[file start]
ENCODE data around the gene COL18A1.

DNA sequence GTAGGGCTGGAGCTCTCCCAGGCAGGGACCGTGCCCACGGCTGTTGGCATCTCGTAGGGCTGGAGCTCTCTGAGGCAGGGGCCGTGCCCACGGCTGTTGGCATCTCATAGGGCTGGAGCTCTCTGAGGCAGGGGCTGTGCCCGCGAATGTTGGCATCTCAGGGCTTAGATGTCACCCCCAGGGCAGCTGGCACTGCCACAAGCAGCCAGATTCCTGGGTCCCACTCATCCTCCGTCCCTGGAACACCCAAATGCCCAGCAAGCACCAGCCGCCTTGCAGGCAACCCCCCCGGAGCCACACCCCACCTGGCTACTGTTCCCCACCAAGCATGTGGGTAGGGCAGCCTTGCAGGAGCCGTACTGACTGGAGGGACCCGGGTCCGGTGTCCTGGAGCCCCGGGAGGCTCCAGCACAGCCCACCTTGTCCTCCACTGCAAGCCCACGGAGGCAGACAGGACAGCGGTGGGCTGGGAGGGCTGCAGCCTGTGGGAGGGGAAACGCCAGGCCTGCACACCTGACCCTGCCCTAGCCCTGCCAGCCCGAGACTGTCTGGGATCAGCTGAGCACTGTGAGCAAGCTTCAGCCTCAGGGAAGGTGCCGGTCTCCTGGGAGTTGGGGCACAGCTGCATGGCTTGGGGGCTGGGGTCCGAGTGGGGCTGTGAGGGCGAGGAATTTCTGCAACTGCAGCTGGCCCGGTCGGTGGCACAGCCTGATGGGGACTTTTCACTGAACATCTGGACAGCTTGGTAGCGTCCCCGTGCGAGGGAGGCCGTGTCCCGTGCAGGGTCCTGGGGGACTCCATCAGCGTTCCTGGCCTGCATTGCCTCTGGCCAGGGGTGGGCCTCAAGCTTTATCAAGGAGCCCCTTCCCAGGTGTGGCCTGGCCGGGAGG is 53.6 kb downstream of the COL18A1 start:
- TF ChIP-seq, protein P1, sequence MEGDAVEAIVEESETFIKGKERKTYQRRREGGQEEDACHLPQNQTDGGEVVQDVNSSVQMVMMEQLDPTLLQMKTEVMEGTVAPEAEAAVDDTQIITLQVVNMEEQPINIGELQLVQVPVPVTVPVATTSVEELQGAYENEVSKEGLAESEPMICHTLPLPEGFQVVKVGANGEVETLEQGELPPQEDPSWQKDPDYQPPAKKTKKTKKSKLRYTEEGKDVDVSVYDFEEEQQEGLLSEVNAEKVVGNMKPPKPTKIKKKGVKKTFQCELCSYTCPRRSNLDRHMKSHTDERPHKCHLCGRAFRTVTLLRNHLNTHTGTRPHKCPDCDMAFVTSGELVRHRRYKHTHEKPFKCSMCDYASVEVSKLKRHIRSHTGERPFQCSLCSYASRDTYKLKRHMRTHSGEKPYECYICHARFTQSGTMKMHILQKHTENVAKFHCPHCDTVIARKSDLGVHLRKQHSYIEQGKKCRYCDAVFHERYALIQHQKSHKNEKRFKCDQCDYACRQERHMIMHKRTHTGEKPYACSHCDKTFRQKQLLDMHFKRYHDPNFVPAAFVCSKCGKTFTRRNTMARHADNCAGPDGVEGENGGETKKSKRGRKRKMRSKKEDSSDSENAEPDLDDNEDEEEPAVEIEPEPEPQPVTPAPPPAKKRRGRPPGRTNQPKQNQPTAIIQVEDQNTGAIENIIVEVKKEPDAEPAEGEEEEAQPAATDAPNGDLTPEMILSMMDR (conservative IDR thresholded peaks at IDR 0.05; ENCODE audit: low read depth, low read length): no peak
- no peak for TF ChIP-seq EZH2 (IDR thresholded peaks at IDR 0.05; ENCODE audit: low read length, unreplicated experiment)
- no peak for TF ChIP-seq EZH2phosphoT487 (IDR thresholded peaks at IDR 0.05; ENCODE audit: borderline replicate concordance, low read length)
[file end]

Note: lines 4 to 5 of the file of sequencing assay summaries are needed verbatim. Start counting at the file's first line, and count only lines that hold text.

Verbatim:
- no peak for TF ChIP-seq EZH2 (IDR thresholded peaks at IDR 0.05; ENCODE audit: low read length, unreplicated experiment)
- no peak for TF ChIP-seq EZH2phosphoT487 (IDR thresholded peaks at IDR 0.05; ENCODE audit: borderline replicate concordance, low read length)